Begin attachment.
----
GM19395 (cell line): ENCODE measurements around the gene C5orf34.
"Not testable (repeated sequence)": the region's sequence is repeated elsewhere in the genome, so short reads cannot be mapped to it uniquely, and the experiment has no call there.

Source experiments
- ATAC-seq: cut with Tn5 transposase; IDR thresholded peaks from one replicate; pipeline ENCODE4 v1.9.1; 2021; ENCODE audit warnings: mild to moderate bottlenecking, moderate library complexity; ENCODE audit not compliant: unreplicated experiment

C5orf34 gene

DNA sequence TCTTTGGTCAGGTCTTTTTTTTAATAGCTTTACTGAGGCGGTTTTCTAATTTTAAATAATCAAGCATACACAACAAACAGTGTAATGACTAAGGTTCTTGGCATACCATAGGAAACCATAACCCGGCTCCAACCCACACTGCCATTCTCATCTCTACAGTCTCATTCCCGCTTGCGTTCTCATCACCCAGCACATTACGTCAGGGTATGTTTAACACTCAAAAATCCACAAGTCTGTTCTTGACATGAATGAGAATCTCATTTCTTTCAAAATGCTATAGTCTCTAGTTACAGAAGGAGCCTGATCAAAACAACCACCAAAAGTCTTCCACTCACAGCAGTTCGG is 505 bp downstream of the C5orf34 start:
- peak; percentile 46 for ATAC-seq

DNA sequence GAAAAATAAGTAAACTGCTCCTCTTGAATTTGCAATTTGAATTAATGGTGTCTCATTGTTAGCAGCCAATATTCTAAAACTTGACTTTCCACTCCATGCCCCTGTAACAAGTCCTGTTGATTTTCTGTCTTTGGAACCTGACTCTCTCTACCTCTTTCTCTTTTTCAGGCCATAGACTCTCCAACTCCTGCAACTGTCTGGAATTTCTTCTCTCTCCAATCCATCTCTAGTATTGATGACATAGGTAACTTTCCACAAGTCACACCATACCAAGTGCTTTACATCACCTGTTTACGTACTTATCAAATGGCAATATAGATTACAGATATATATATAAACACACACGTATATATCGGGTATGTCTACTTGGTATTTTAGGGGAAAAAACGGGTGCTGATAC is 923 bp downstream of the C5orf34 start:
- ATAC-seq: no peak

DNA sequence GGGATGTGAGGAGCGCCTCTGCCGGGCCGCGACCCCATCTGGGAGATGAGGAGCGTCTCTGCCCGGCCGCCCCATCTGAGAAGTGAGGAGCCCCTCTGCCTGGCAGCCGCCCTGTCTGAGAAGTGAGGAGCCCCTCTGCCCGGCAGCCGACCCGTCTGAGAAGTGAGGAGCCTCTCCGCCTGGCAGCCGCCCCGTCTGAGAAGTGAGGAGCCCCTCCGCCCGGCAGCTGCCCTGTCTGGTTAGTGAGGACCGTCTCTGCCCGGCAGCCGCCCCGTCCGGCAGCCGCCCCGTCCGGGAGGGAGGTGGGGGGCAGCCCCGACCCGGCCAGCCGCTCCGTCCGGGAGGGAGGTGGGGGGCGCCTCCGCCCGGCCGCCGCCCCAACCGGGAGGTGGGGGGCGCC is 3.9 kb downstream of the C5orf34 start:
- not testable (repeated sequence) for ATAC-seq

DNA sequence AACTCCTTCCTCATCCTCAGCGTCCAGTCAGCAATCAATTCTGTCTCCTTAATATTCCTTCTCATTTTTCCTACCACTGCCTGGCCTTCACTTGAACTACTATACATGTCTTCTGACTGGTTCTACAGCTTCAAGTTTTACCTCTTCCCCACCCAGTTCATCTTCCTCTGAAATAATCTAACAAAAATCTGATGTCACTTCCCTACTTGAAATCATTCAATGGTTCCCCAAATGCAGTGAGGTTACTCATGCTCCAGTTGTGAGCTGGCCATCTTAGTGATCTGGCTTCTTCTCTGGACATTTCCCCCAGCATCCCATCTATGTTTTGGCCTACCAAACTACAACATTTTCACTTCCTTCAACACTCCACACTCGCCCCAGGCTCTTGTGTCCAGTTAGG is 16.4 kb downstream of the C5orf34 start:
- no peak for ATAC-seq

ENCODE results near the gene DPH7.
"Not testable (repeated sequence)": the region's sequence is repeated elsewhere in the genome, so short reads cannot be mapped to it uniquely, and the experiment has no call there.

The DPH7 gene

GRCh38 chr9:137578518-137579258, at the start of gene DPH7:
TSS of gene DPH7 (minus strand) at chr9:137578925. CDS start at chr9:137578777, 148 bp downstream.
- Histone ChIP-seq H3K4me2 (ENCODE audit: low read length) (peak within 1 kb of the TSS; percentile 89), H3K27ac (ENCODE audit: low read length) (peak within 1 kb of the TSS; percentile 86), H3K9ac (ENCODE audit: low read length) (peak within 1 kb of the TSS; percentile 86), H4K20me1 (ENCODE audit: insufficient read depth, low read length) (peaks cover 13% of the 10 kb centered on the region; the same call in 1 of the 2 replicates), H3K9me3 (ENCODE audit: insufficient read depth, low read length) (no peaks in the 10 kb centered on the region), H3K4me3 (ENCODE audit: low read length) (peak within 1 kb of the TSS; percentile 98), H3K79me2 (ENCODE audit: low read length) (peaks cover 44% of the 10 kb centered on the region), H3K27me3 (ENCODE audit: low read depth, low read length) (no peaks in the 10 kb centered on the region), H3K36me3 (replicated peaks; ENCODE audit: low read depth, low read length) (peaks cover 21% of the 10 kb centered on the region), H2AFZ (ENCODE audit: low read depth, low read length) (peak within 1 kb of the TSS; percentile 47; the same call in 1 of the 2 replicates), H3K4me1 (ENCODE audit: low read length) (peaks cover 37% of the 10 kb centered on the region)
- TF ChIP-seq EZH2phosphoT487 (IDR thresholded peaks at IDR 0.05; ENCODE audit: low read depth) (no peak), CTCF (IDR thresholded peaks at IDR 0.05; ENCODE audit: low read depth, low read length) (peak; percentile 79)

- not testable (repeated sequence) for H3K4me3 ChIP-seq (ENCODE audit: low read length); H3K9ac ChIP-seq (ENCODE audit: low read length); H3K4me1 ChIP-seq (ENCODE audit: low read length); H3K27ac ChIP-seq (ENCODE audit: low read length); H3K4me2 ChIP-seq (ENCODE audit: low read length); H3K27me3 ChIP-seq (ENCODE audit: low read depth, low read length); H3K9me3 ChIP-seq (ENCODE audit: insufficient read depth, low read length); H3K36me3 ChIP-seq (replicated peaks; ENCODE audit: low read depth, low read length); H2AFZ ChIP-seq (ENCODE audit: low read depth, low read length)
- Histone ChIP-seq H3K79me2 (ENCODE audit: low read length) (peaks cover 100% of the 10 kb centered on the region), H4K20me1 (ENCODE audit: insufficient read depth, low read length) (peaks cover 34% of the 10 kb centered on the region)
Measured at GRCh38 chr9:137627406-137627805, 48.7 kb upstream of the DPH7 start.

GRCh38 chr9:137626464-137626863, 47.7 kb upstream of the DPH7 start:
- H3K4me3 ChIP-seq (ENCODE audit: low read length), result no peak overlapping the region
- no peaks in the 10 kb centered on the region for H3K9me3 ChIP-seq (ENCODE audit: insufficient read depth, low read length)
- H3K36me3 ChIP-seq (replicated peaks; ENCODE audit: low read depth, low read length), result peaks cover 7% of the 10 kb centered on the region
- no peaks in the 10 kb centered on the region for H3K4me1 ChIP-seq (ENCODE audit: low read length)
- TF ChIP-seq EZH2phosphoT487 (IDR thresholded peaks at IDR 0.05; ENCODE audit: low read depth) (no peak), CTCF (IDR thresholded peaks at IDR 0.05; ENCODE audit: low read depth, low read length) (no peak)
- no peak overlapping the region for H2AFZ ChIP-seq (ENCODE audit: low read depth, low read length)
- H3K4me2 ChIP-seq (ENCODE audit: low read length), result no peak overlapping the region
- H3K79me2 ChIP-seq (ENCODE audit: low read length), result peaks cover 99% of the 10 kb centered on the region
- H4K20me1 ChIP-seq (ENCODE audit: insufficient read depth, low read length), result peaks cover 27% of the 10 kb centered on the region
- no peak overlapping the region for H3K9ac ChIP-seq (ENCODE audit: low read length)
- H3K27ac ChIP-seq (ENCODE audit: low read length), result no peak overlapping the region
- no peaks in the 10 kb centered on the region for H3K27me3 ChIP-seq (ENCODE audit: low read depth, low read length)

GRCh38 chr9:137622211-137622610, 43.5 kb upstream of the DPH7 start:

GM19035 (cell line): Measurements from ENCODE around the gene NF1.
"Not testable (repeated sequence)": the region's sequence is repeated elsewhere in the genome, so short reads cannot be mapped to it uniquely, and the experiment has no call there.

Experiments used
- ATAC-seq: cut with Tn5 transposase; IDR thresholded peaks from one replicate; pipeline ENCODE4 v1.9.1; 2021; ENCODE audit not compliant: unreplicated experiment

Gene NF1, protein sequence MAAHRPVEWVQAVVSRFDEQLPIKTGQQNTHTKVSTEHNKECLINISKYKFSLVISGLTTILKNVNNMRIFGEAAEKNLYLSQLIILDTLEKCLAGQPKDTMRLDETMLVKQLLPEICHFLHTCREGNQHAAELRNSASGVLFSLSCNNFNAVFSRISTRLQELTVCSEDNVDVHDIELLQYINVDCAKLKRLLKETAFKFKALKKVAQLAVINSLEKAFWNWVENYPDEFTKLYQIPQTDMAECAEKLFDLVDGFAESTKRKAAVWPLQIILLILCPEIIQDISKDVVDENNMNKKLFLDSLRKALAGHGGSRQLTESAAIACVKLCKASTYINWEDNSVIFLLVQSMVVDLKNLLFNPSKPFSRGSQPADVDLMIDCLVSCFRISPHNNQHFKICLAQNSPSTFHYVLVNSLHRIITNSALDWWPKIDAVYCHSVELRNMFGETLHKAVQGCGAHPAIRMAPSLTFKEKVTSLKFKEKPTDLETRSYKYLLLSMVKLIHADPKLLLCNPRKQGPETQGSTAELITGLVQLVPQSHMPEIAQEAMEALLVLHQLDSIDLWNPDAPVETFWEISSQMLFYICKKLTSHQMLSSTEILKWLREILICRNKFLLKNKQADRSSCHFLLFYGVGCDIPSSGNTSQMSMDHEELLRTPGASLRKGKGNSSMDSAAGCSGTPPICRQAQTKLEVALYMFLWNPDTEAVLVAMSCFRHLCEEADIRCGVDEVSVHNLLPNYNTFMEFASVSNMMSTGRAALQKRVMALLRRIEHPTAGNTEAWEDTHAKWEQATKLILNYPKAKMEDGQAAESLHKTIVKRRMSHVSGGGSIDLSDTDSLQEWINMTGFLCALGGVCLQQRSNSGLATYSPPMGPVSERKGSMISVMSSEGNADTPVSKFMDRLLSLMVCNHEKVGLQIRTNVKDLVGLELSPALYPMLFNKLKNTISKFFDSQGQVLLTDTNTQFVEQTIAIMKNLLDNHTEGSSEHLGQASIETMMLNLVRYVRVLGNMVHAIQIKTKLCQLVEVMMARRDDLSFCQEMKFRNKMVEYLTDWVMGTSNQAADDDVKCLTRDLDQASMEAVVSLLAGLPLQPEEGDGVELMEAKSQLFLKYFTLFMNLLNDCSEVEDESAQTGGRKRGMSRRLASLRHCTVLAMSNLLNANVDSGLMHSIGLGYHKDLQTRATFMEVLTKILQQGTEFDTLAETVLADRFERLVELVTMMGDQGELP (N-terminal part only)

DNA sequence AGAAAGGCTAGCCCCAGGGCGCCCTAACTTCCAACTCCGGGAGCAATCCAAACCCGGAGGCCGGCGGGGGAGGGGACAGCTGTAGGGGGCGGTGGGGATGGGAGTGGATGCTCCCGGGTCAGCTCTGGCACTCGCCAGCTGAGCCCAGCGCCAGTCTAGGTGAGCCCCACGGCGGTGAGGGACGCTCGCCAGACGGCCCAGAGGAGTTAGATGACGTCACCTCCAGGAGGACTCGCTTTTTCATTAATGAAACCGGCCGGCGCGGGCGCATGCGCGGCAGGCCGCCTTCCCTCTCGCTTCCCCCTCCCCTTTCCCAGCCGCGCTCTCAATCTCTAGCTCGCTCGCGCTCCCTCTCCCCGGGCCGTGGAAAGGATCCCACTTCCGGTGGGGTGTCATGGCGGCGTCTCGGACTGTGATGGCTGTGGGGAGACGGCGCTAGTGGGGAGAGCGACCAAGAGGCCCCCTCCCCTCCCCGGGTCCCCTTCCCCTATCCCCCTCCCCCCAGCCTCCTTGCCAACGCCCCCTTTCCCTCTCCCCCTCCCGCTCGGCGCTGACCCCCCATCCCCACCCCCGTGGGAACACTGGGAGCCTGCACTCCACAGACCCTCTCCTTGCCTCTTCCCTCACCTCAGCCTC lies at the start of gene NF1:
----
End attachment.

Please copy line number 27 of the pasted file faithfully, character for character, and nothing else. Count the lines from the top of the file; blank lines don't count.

- H3K36me3 ChIP-seq (replicated peaks; ENCODE audit: low read depth, low read length), result peaks cover 7% of the 10 kb centered on the region